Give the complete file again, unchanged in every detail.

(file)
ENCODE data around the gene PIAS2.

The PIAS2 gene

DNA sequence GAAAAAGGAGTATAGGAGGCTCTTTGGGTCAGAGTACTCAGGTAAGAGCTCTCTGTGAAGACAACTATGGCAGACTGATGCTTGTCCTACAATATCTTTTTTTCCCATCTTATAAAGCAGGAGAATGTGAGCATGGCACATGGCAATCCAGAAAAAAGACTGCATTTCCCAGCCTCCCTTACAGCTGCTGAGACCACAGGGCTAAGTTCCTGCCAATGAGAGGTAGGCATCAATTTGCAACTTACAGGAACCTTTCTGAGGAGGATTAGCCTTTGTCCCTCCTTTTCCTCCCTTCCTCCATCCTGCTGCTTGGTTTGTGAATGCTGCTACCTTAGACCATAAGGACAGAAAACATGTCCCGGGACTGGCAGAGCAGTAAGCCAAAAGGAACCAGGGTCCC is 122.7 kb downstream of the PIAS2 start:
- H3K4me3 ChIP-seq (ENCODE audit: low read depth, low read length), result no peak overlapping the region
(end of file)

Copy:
ENCODE data around the gene PIAS2.

The PIAS2 gene

DNA sequence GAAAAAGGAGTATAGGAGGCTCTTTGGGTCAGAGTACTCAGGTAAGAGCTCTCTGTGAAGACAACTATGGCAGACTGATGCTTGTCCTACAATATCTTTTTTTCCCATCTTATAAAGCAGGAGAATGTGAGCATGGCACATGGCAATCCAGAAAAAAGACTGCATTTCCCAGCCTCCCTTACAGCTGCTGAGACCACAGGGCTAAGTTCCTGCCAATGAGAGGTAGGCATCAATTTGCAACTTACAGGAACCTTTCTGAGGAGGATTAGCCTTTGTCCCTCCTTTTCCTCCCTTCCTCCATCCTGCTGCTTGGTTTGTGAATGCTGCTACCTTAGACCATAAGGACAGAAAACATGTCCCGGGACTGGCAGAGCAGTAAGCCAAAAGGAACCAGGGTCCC is 122.7 kb downstream of the PIAS2 start:
- H3K4me3 ChIP-seq (ENCODE audit: low read depth, low read length), result no peak overlapping the region